Feb 29 16

Planning a Desirable Income Suite

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A renovated basement apartment

Having an income suite located in your home comes with many benefits. The space may be used to help out extended family that needs a place to stay. It can be used to generate rental income which can help you pay the mortgage and other bills. It can also be used to add resale value to your home when you decide to put it up for sale. Of course, the income suite only really provides value if it is a desirable place to live that can generate the highest rent possible. Here is how to create a desirable income suite in your home:

Start from scratch

Most income suites don’t come with a lot of square footage, so it’s important to make use of all the space available. It’s a good idea to start from scratch so you can plan an efficient and functional layout. This also gives you the ability to install energy-efficient appliances and fixtures. Ideally, an income suite should have at least one bedroom. A one bedroom apartment will generate on average 25% more in monthly rent than a bachelor apartment. We can help you plan and design a desirable income suite from the ground up to maximize rental income, value, and attractiveness to potential tenants.

Make sure it is up to code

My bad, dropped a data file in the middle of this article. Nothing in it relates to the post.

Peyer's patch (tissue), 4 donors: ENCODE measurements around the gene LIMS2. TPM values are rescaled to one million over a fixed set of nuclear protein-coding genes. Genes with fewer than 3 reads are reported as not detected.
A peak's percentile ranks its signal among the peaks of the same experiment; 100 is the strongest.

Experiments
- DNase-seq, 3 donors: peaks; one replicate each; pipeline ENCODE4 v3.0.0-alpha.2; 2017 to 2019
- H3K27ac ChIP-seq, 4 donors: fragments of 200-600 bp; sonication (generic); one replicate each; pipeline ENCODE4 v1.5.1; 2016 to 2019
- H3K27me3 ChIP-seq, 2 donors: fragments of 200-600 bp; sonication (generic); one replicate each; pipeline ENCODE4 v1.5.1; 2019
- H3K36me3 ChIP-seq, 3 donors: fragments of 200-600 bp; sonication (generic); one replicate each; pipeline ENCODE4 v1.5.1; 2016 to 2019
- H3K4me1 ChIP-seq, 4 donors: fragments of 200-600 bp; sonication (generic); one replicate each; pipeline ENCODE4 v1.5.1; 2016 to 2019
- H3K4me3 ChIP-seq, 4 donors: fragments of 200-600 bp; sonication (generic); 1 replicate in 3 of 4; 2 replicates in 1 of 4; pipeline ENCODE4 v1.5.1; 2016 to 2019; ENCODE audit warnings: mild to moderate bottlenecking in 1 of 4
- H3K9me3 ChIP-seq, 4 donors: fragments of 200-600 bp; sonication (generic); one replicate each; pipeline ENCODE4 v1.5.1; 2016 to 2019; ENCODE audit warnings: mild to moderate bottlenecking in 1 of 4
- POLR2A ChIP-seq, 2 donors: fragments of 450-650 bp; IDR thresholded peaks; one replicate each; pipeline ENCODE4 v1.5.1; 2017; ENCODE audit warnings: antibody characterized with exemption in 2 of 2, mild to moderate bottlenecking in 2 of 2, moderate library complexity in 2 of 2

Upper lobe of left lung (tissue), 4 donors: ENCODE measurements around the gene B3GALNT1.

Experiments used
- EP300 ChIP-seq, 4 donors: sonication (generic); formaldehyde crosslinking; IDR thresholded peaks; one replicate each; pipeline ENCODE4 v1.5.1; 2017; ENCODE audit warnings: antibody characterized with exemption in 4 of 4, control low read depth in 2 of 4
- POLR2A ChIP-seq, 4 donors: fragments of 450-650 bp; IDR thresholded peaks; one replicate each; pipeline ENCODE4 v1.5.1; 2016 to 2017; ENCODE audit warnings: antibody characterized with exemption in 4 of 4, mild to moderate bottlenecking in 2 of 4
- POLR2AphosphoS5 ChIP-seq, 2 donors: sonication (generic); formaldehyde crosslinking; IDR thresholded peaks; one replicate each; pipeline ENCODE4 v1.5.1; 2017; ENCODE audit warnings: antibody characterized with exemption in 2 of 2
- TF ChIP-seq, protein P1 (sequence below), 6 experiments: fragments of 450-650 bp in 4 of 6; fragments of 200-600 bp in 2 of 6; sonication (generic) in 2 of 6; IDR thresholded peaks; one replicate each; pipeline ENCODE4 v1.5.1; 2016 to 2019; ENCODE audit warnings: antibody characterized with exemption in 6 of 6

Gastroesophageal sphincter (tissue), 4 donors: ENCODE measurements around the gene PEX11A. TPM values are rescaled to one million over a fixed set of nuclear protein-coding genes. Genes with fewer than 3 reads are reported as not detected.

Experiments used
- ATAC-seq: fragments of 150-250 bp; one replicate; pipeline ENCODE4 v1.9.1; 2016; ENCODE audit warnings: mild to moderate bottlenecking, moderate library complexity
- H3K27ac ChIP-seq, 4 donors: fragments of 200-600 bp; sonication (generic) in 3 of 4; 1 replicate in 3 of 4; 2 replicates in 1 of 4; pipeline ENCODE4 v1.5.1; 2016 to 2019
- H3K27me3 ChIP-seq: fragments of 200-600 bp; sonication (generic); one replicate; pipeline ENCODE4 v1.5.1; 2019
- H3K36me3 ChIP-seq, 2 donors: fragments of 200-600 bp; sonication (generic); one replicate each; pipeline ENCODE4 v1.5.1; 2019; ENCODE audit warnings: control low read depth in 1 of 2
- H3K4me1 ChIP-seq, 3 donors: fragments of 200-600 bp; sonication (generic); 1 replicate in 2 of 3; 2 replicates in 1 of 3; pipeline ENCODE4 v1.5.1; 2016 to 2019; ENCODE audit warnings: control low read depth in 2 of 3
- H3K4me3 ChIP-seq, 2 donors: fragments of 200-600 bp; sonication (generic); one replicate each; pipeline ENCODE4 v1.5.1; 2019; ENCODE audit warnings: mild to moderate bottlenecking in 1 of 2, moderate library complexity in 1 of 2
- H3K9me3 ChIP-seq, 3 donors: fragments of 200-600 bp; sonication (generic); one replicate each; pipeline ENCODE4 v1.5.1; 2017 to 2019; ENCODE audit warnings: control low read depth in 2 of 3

It’s very important to take the municipal building codes seriously. Your income suite needs to be fully compliant with all regulations for safety and livability. In general, you will need to provide a separate entrance, working smoke and carbon monoxide detectors, and provide the tenant with sufficient natural light (see the next paragraph for info). These things are also important to your insurance company, who will not insure your suite if it does not meet certain standards.

Provide access to natural light

There is a requirement to allow for a sufficient ratio of natural light in an income suite. It’s one of the requirements we mention above that will allow your suite to pass municipal code. Besides that, most tenants would prefer to live in a bright and airy space, and not feel like they are living in a dungeon. This is especially true here in the Toronto area, where the winters are long and dark.

Prevent the noise

It’s inevitable that some sound from downstairs will leak upstairs, and vice versa, but it’s important that you make an effort to prevent this kind of disturbance as much as possible. The two units should be considered separate, so there should be insulation in the walls and floor to prevent as much sound as possible from leaking through. Your tenants will appreciate it, and so will you.